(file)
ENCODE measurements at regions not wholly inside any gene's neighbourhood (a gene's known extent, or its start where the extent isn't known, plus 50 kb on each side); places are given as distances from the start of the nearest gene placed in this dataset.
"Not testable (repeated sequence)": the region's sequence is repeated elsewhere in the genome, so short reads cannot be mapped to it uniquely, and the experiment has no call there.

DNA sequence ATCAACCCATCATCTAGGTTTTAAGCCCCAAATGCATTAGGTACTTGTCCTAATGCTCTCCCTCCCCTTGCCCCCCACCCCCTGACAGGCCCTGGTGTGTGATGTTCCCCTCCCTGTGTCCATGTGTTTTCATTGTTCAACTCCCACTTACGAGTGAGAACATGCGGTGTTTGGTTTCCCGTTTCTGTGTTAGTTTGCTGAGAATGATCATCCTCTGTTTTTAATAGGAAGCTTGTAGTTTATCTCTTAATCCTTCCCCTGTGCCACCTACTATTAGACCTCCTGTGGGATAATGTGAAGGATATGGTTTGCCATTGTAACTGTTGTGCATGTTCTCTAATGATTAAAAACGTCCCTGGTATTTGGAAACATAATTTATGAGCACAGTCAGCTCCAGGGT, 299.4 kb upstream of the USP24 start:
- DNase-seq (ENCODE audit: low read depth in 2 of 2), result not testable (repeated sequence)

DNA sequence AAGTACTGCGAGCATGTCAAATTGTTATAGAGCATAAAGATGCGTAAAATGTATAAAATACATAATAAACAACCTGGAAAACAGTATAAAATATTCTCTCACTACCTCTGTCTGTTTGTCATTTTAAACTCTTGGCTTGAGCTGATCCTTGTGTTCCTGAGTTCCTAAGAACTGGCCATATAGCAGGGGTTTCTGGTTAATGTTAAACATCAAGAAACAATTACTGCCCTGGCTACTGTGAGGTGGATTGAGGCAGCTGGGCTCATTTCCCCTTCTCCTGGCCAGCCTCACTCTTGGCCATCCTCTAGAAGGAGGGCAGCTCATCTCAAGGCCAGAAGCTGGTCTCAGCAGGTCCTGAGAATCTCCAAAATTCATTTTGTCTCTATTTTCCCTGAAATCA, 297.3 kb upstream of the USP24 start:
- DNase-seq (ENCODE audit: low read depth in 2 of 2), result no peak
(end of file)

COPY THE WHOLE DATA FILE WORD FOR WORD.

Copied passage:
ENCODE measurements at regions not wholly inside any gene's neighbourhood (a gene's known extent, or its start where the extent isn't known, plus 50 kb on each side); places are given as distances from the start of the nearest gene placed in this dataset.
"Not testable (repeated sequence)": the region's sequence is repeated elsewhere in the genome, so short reads cannot be mapped to it uniquely, and the experiment has no call there.

DNA sequence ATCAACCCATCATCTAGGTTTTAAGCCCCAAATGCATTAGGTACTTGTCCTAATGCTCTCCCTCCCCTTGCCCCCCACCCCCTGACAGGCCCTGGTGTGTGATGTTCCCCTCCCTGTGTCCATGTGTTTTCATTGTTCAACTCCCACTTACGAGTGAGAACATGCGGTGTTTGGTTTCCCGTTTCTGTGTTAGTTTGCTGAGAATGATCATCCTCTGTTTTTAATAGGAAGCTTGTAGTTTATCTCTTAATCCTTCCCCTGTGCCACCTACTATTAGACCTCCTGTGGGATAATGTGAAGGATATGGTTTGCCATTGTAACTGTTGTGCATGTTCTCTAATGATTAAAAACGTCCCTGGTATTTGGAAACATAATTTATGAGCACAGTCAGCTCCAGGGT, 299.4 kb upstream of the USP24 start:
- DNase-seq (ENCODE audit: low read depth in 2 of 2), result not testable (repeated sequence)

DNA sequence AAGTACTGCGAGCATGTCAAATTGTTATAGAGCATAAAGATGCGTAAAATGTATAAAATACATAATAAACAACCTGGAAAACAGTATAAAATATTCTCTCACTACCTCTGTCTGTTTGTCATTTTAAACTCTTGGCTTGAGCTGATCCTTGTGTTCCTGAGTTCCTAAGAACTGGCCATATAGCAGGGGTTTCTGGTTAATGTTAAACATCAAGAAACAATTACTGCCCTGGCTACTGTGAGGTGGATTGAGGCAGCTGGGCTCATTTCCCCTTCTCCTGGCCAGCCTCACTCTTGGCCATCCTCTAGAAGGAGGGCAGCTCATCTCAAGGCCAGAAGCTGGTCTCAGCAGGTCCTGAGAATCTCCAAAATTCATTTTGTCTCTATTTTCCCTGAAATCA, 297.3 kb upstream of the USP24 start:
- DNase-seq (ENCODE audit: low read depth in 2 of 2), result no peak